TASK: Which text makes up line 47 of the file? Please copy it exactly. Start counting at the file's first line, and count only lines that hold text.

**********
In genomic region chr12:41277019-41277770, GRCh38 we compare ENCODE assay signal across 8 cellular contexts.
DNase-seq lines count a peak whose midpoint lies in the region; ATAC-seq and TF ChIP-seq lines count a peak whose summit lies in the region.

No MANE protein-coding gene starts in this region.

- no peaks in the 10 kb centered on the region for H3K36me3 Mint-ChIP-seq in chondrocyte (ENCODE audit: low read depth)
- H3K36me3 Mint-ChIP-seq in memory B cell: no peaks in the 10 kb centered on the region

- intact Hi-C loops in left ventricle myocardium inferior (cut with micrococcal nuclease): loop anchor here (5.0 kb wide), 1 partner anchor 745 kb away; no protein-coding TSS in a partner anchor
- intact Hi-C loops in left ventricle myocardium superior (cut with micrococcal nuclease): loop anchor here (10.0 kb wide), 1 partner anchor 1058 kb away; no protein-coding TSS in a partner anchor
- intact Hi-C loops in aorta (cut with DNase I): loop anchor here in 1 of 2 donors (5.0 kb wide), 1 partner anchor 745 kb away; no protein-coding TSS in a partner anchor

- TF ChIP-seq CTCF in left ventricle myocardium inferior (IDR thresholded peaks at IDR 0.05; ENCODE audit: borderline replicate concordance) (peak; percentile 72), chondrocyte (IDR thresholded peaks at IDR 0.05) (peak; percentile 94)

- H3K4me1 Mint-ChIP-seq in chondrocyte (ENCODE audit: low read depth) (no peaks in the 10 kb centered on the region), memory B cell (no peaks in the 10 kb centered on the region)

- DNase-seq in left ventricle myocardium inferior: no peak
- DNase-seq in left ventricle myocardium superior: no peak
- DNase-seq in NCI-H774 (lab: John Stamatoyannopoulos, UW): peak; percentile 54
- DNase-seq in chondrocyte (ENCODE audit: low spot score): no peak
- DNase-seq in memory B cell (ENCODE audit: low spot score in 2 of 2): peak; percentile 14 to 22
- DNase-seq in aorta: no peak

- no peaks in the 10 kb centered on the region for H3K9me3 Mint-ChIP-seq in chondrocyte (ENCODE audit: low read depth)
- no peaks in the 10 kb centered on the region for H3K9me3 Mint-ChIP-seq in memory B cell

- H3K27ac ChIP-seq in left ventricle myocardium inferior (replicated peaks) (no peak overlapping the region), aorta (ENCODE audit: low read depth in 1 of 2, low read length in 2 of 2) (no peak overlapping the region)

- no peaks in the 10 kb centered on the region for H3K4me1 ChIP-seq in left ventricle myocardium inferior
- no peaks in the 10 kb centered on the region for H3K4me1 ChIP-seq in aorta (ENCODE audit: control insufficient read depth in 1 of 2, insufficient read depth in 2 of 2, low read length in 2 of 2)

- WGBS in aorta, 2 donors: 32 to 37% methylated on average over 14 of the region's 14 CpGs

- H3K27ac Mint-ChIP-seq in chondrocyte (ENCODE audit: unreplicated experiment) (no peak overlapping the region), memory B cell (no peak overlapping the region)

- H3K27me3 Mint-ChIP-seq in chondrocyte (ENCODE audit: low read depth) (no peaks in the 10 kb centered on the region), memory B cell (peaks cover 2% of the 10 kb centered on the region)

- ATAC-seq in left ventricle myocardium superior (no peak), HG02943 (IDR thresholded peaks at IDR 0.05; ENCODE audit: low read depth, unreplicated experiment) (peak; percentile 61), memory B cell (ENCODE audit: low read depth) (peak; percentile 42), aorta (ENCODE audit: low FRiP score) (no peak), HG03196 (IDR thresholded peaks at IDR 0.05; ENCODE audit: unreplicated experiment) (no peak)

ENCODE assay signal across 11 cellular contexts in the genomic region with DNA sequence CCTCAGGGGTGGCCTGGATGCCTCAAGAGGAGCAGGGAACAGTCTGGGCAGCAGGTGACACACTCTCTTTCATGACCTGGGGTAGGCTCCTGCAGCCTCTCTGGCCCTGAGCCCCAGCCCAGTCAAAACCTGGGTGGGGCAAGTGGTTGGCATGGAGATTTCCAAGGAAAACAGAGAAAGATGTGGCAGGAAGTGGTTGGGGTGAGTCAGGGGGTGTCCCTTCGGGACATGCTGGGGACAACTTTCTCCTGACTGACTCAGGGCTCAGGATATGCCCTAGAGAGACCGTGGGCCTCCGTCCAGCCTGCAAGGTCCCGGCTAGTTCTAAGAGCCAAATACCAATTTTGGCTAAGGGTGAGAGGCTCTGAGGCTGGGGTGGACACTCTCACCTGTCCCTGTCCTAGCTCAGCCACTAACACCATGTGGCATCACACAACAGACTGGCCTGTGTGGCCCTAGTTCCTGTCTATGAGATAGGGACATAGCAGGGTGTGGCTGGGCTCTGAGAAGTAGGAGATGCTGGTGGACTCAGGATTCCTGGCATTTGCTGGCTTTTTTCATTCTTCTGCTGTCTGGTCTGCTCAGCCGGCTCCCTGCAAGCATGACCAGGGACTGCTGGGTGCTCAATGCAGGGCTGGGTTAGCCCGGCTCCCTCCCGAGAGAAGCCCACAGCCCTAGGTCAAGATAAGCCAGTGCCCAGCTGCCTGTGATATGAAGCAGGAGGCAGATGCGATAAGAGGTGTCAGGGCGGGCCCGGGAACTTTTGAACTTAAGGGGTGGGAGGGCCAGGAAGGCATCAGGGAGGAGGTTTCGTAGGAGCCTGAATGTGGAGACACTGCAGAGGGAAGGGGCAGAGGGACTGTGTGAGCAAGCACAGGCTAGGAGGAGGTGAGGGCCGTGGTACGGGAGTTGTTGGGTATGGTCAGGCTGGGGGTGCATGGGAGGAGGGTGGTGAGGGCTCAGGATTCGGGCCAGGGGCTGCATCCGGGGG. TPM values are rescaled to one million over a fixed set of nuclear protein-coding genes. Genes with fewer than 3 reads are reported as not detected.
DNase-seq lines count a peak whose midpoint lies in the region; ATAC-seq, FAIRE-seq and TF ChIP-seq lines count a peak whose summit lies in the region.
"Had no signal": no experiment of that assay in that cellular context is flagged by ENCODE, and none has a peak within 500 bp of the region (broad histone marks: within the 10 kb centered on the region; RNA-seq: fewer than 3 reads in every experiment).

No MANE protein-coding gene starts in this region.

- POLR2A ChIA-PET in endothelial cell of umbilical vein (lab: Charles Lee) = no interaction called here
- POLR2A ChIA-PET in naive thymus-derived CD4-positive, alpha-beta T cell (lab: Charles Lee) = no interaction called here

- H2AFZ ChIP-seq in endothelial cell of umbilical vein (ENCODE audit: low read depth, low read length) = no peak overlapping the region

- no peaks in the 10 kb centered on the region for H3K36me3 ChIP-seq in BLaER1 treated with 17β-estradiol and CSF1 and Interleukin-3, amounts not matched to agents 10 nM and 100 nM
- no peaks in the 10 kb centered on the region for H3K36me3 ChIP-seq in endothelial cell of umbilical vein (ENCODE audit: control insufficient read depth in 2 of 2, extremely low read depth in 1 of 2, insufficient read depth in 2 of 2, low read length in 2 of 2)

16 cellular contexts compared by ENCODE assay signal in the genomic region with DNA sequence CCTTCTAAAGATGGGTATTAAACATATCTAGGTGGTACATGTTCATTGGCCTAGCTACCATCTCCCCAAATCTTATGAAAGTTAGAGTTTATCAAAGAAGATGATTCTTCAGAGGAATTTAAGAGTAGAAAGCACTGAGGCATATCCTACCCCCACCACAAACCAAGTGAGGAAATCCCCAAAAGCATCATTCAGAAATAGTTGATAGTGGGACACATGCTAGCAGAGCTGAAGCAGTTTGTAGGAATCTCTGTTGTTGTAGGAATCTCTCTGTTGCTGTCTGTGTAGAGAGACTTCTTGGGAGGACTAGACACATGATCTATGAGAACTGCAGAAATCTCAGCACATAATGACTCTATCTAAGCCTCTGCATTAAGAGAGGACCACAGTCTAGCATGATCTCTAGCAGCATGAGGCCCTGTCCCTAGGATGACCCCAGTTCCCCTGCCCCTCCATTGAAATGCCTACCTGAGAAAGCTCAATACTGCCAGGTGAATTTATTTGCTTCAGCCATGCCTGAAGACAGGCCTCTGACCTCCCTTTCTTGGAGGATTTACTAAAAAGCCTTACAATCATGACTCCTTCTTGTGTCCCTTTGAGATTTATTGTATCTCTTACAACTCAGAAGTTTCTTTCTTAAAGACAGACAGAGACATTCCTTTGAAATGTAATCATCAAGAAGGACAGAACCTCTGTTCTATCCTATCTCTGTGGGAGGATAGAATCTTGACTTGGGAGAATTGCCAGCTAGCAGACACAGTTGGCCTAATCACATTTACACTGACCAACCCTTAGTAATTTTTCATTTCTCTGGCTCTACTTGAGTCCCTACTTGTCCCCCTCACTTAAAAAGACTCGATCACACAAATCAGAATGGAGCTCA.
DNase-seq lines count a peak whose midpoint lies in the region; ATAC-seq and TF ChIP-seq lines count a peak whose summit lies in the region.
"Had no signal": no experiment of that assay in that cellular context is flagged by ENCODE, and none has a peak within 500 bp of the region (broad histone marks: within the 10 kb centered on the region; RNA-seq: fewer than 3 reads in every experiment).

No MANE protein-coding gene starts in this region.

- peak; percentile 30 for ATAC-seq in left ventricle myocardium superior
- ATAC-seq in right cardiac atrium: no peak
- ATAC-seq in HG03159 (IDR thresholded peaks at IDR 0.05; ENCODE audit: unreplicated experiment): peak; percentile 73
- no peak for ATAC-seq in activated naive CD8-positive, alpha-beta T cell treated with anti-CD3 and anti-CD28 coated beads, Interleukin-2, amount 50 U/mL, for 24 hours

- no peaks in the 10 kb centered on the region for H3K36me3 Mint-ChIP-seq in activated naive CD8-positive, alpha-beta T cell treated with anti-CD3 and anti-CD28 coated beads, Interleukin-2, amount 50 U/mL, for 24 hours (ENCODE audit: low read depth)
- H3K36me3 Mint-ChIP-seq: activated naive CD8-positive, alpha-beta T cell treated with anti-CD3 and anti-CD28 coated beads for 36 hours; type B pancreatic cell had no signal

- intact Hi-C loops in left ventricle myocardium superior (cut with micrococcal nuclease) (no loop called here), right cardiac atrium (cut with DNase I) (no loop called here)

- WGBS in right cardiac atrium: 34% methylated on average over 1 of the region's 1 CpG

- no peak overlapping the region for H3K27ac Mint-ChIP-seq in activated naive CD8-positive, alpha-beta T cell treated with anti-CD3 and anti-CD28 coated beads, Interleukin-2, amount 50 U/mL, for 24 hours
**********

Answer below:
- no peak overlapping the region for H3K27ac Mint-ChIP-seq in activated naive CD8-positive, alpha-beta T cell treated with anti-CD3 and anti-CD28 coated beads, Interleukin-2, amount 50 U/mL, for 24 hours